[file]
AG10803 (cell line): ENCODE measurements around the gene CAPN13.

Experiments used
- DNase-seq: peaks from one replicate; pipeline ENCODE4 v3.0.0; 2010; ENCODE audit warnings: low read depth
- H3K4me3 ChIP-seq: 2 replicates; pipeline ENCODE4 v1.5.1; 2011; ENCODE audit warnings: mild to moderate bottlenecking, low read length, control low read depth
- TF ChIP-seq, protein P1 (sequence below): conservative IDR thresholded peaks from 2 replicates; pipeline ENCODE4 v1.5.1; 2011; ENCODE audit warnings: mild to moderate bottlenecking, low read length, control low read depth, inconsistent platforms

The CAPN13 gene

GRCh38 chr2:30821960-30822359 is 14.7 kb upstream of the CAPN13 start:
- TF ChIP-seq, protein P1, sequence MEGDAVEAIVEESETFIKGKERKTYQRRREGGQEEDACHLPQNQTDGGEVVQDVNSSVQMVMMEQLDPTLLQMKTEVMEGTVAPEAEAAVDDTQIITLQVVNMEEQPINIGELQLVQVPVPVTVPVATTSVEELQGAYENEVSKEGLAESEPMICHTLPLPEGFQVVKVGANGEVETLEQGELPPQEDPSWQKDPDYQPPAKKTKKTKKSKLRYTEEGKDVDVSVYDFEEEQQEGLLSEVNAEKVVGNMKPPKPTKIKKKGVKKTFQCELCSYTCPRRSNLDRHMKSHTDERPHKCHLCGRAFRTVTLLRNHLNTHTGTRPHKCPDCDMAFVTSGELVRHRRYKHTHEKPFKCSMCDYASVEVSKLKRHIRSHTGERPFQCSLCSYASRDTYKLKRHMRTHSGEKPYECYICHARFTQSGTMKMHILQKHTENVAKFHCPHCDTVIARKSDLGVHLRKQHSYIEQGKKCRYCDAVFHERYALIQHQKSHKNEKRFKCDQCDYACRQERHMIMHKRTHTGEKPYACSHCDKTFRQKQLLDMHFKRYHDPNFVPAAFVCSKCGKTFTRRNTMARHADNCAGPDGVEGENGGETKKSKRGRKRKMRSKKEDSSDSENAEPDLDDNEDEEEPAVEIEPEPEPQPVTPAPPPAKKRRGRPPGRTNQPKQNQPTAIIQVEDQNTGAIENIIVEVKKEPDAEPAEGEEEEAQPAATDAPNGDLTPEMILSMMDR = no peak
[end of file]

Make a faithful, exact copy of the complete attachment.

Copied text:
AG10803 (cell line): ENCODE measurements around the gene CAPN13.

Experiments used
- DNase-seq: peaks from one replicate; pipeline ENCODE4 v3.0.0; 2010; ENCODE audit warnings: low read depth
- H3K4me3 ChIP-seq: 2 replicates; pipeline ENCODE4 v1.5.1; 2011; ENCODE audit warnings: mild to moderate bottlenecking, low read length, control low read depth
- TF ChIP-seq, protein P1 (sequence below): conservative IDR thresholded peaks from 2 replicates; pipeline ENCODE4 v1.5.1; 2011; ENCODE audit warnings: mild to moderate bottlenecking, low read length, control low read depth, inconsistent platforms

The CAPN13 gene

GRCh38 chr2:30821960-30822359 is 14.7 kb upstream of the CAPN13 start:
- TF ChIP-seq, protein P1, sequence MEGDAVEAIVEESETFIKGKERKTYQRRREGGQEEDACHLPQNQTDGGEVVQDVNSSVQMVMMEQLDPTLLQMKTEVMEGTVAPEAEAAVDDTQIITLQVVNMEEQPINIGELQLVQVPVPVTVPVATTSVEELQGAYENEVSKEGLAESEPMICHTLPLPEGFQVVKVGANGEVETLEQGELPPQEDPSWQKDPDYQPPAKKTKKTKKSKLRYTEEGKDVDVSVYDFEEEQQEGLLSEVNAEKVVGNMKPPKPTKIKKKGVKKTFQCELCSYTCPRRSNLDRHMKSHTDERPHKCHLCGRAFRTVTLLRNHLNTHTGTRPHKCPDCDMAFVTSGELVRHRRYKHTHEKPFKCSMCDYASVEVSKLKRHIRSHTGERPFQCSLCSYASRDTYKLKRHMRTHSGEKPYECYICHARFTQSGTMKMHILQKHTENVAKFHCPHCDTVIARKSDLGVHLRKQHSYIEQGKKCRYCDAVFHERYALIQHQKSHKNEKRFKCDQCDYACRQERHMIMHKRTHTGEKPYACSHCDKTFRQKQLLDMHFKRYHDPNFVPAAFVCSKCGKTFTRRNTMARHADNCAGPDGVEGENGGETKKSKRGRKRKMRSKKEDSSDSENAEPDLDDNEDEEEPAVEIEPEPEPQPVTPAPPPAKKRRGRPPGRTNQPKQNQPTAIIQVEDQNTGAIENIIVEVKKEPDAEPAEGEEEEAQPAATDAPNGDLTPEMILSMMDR = no peak